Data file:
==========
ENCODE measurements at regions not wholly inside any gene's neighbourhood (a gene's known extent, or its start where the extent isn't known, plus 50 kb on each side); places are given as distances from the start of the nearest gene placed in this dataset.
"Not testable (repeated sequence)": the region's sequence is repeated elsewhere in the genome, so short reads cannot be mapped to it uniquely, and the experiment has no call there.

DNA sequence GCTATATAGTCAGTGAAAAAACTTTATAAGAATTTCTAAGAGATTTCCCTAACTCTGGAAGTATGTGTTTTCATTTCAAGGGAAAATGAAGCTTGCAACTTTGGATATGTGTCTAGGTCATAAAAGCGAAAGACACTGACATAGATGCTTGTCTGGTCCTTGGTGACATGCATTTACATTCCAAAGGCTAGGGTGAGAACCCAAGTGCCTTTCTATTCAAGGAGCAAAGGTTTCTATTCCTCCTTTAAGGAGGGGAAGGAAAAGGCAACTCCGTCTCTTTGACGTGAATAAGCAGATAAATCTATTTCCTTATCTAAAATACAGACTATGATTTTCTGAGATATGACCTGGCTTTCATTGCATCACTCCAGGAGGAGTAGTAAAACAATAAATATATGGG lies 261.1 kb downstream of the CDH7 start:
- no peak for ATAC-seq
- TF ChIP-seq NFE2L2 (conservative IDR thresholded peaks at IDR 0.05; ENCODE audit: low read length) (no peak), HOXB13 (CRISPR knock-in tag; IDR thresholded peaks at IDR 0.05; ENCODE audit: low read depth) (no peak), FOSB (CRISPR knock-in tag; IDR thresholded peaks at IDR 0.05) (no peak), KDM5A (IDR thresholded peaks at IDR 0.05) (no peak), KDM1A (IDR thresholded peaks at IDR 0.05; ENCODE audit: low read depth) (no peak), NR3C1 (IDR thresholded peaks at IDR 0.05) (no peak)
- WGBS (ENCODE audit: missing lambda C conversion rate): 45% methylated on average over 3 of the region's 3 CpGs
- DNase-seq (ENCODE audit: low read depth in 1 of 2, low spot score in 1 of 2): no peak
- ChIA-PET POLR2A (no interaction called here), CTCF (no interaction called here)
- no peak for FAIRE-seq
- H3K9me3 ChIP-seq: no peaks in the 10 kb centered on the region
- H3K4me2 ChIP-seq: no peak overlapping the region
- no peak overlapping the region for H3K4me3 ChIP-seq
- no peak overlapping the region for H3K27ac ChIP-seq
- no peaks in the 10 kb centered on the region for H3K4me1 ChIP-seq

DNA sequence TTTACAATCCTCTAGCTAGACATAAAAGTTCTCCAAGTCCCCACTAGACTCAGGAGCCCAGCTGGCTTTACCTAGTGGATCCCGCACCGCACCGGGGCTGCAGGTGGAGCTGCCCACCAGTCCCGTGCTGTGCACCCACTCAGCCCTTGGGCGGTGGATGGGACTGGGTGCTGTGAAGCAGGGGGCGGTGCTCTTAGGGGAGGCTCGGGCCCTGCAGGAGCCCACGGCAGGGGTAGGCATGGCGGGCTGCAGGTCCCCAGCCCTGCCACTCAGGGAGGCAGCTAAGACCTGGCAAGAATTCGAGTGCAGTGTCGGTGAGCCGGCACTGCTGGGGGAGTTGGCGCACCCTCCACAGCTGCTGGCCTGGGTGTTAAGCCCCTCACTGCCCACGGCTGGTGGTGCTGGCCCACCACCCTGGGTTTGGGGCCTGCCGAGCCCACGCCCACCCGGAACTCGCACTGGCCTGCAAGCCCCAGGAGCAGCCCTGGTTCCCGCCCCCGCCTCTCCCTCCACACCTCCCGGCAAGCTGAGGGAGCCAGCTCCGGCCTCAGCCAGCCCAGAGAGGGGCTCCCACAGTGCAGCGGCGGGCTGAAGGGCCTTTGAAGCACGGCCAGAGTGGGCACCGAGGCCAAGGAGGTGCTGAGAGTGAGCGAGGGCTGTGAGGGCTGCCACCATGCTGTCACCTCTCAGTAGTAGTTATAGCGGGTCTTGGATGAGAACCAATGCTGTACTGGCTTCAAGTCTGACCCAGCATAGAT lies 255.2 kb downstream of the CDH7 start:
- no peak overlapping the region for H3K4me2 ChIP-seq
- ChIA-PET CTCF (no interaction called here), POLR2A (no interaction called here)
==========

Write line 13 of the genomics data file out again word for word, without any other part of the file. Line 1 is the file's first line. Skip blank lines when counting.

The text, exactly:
- no peak overlapping the region for H3K27ac ChIP-seq